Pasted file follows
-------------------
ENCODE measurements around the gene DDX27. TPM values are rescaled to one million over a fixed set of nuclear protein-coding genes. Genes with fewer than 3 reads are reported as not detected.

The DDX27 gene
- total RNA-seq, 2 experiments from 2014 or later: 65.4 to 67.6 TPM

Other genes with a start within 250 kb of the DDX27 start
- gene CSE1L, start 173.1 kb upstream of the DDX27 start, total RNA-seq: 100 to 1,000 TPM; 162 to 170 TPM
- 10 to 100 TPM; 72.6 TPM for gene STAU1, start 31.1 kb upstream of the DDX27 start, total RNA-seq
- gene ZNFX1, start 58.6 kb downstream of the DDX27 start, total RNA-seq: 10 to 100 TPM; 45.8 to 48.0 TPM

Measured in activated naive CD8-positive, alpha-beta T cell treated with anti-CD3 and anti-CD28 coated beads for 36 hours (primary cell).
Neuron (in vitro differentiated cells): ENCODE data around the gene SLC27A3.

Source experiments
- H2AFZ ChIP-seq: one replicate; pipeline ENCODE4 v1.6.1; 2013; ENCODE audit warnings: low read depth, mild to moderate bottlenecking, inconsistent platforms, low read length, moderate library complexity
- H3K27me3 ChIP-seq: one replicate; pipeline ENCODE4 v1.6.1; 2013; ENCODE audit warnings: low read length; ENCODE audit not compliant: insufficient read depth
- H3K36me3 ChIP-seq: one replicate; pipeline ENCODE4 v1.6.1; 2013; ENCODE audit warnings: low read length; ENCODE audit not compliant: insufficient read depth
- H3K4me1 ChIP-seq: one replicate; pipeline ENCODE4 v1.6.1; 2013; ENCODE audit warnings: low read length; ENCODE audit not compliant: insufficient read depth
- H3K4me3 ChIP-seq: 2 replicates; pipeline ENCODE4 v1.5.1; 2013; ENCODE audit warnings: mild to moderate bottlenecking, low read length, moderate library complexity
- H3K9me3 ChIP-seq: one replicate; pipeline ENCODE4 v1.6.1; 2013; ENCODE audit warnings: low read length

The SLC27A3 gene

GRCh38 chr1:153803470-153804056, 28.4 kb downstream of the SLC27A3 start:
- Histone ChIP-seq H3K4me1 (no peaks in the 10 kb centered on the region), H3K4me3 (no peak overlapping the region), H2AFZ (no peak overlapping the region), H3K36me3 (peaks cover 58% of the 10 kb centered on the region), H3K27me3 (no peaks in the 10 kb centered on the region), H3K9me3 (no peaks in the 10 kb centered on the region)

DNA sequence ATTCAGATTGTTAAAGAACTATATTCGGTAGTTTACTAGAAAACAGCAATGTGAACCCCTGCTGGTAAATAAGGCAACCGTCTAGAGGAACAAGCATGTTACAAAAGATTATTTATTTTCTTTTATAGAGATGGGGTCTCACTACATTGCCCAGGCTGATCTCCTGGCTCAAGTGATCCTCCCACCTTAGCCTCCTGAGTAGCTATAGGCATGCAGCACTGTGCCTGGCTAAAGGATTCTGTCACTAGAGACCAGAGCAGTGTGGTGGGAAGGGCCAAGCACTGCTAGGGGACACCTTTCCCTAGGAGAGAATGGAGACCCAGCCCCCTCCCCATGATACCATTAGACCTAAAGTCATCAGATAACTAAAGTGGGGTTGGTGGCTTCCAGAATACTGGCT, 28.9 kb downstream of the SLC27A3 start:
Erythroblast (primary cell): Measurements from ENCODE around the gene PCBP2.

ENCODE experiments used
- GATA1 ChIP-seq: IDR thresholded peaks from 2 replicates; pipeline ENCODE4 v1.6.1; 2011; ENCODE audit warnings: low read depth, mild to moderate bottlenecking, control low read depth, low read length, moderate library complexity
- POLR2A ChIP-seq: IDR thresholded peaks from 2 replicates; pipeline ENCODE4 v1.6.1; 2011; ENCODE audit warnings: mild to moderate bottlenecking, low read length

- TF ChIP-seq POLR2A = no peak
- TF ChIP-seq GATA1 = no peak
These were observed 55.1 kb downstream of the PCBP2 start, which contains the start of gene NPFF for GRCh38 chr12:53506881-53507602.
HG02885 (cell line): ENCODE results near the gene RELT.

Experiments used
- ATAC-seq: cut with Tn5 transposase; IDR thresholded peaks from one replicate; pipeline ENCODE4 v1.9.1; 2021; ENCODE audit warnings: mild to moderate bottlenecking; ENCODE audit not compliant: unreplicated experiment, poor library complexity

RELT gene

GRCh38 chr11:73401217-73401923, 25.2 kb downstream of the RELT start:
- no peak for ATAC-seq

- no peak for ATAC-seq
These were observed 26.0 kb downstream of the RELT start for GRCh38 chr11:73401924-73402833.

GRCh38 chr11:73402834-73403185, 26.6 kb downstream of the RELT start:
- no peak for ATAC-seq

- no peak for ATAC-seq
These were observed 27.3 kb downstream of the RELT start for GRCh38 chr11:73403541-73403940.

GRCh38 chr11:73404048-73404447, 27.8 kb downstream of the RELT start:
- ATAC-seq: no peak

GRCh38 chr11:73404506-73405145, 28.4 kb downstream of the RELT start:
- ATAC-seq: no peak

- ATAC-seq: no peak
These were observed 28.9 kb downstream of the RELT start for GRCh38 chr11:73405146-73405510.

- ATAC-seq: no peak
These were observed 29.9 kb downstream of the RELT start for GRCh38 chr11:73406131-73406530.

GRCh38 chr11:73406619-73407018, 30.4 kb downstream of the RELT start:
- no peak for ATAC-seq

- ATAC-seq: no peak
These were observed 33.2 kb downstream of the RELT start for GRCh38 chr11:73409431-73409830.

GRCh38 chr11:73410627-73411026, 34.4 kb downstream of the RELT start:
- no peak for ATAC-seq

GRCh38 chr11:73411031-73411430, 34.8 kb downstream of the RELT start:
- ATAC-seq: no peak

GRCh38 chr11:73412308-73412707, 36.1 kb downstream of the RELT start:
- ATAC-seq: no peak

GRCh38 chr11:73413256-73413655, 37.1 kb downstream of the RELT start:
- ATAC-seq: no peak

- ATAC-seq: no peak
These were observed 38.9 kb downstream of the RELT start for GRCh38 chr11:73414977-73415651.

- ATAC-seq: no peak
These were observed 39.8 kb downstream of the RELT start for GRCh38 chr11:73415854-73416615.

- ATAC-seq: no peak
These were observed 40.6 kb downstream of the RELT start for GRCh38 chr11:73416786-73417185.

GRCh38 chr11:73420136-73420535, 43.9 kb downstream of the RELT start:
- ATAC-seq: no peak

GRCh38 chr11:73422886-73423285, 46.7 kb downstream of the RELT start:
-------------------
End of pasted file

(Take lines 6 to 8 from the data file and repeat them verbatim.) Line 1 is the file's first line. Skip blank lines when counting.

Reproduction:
- 10 to 100 TPM; 72.6 TPM for gene STAU1, start 31.1 kb upstream of the DDX27 start, total RNA-seq
- gene ZNFX1, start 58.6 kb downstream of the DDX27 start, total RNA-seq: 10 to 100 TPM; 45.8 to 48.0 TPM

Measured in activated naive CD8-positive, alpha-beta T cell treated with anti-CD3 and anti-CD28 coated beads for 36 hours (primary cell).